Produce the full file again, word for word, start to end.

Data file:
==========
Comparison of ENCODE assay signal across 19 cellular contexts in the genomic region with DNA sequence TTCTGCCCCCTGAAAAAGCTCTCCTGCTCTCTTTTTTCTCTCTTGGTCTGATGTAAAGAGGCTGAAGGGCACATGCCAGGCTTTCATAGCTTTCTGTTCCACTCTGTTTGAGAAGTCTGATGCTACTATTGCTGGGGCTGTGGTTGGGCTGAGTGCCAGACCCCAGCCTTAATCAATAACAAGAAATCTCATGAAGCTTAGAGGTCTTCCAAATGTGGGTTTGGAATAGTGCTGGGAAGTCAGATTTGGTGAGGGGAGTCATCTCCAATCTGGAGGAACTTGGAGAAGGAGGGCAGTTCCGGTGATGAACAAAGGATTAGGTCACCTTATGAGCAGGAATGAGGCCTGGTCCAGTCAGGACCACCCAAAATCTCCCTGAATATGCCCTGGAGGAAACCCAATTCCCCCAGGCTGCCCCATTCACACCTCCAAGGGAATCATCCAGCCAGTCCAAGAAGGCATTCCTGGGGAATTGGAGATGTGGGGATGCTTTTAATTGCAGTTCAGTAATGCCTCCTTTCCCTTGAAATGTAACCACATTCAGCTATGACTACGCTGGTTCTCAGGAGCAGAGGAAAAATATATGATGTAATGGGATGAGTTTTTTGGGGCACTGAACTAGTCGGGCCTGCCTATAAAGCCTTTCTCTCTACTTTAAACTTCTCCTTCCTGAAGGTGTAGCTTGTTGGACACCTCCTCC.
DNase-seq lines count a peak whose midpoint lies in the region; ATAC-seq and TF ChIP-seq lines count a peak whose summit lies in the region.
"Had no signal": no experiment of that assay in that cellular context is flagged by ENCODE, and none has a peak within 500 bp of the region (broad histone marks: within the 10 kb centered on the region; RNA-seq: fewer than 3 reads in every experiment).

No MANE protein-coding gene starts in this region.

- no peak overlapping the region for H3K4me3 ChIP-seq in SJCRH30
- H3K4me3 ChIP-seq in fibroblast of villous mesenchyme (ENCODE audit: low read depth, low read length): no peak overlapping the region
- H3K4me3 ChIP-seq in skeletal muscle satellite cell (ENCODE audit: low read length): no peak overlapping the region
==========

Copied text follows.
Comparison of ENCODE assay signal across 19 cellular contexts in the genomic region with DNA sequence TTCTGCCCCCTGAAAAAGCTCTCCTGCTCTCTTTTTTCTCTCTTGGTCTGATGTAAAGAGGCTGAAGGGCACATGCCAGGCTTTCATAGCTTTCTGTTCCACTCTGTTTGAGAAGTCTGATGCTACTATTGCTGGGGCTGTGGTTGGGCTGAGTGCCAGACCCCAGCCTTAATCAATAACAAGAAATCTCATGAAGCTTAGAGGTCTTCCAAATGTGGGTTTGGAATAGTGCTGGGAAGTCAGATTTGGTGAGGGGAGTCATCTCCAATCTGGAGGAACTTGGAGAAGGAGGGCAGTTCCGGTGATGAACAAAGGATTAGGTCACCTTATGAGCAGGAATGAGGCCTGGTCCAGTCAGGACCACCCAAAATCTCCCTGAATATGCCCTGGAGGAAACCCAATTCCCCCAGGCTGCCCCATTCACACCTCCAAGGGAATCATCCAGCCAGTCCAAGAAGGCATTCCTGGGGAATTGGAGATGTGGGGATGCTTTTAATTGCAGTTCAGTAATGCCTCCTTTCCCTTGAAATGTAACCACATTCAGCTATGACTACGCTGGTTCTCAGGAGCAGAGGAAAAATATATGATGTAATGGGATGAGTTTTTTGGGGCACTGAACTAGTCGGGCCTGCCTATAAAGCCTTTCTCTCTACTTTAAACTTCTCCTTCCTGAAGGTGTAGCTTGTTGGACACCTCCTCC.
DNase-seq lines count a peak whose midpoint lies in the region; ATAC-seq and TF ChIP-seq lines count a peak whose summit lies in the region.
"Had no signal": no experiment of that assay in that cellular context is flagged by ENCODE, and none has a peak within 500 bp of the region (broad histone marks: within the 10 kb centered on the region; RNA-seq: fewer than 3 reads in every experiment).

No MANE protein-coding gene starts in this region.

- no peak overlapping the region for H3K4me3 ChIP-seq in SJCRH30
- H3K4me3 ChIP-seq in fibroblast of villous mesenchyme (ENCODE audit: low read depth, low read length): no peak overlapping the region
- H3K4me3 ChIP-seq in skeletal muscle satellite cell (ENCODE audit: low read length): no peak overlapping the region